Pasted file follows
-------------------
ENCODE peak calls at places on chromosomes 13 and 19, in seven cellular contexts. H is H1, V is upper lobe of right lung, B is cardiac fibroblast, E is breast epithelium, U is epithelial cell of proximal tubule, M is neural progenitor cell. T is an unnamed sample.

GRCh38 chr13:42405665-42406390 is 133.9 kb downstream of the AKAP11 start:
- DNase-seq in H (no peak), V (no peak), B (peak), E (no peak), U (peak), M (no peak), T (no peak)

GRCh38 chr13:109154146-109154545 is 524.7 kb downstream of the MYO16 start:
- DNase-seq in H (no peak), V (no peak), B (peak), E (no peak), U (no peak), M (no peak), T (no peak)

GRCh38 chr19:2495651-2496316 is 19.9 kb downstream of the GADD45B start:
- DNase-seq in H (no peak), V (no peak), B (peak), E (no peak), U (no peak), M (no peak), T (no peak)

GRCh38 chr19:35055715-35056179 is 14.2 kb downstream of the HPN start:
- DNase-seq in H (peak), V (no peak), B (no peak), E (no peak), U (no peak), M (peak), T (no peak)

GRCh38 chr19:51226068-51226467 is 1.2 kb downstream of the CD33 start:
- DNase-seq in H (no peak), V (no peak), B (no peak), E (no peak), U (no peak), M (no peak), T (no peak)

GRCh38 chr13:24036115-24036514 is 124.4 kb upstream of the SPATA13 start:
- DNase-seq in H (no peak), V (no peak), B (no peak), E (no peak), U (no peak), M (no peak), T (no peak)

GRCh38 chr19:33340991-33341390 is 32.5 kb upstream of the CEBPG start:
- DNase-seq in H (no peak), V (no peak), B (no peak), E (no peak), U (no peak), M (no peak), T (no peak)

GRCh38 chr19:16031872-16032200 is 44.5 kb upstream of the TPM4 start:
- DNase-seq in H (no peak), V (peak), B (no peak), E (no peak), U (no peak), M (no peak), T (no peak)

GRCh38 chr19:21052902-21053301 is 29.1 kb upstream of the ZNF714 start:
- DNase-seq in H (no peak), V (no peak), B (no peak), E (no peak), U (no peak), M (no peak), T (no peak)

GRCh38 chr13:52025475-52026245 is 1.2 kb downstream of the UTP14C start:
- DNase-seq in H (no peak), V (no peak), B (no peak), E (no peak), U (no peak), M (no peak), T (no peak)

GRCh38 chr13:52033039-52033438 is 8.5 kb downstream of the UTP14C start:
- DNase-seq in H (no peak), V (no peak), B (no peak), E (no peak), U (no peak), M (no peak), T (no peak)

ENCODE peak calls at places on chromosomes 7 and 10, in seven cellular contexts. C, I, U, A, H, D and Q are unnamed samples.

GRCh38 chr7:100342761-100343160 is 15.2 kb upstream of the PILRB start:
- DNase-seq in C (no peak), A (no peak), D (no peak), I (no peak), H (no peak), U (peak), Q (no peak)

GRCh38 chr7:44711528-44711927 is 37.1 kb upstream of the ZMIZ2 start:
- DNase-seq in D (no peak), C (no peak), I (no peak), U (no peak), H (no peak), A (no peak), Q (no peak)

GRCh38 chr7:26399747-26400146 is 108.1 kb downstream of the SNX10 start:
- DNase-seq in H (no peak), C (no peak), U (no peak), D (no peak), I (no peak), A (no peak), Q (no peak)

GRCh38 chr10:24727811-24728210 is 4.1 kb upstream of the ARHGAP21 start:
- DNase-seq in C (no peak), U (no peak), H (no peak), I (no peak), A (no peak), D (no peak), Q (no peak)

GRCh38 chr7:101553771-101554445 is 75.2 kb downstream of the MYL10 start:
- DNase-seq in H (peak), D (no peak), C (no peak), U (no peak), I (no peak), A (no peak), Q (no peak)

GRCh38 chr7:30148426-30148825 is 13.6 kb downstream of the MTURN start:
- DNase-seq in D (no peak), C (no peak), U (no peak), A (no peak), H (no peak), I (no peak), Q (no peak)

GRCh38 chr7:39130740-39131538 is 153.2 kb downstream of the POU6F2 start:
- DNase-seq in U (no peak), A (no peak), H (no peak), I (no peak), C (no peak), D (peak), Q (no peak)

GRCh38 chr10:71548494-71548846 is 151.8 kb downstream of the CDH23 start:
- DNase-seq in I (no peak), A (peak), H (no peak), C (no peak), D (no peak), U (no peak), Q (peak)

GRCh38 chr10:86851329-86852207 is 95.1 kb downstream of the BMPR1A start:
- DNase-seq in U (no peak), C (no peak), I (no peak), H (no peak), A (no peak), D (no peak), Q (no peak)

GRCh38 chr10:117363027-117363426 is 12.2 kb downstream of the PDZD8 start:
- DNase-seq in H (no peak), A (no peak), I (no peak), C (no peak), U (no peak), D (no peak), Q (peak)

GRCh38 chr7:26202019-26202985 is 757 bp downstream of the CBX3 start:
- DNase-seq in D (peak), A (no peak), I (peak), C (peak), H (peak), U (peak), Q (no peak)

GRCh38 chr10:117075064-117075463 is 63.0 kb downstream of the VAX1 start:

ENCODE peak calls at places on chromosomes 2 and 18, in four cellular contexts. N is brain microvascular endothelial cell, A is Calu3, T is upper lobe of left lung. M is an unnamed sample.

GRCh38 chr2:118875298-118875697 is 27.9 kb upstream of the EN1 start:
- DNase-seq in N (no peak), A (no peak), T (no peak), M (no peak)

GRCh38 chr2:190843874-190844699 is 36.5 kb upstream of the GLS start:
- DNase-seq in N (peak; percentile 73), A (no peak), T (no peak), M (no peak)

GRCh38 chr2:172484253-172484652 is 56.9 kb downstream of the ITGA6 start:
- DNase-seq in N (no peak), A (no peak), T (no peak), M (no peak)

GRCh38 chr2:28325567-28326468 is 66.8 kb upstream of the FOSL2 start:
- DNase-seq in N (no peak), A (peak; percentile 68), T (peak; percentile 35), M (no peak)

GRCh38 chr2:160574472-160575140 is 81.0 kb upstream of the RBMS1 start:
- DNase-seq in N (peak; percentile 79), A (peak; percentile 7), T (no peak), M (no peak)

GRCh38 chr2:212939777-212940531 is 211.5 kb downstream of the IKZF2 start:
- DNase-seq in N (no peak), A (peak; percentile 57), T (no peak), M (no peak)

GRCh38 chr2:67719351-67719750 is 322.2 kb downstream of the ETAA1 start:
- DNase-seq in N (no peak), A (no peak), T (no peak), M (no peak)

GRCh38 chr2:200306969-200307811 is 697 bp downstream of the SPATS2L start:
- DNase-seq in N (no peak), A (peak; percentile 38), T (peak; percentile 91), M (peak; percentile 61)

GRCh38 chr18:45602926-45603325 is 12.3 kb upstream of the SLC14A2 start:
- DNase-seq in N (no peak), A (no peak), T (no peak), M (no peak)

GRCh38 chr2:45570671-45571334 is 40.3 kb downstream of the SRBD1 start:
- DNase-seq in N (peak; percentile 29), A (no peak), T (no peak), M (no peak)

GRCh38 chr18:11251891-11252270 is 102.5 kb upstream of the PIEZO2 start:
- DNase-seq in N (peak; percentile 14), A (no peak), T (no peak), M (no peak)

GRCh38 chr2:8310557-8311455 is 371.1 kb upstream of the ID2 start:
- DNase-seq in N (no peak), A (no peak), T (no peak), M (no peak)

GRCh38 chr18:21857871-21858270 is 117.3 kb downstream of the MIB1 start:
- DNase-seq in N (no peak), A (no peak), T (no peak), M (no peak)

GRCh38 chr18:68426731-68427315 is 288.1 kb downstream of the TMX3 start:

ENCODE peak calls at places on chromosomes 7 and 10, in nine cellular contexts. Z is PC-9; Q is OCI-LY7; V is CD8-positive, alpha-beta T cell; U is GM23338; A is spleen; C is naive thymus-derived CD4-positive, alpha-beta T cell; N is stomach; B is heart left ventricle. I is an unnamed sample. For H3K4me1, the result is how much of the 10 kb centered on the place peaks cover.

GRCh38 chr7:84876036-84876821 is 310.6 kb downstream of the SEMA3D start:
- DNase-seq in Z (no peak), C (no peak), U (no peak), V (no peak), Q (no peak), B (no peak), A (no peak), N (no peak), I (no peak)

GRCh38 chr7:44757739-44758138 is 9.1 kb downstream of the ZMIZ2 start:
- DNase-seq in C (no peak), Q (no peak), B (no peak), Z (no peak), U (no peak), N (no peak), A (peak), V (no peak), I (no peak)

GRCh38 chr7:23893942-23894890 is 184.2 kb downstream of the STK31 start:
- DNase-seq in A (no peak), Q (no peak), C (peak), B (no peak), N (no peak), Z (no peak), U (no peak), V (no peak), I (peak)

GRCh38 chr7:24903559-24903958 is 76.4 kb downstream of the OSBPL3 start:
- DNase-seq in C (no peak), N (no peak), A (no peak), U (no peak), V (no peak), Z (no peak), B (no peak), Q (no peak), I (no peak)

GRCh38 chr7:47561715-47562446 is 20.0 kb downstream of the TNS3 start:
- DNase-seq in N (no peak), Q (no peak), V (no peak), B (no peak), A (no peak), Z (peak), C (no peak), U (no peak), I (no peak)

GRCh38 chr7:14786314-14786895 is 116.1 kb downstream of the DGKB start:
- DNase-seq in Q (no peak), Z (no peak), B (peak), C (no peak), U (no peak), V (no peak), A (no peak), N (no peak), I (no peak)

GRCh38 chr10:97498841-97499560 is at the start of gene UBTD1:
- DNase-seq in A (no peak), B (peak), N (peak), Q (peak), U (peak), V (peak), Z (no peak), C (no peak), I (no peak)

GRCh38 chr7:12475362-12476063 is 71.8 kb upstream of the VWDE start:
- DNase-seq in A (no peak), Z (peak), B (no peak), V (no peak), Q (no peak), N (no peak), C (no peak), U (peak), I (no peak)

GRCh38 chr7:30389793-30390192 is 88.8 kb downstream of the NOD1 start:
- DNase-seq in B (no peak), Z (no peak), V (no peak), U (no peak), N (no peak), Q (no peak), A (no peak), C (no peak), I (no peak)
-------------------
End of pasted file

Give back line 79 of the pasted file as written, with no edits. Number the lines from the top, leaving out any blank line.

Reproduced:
GRCh38 chr7:44757739-44758138 is 9.1 kb downstream of the ZMIZ2 start: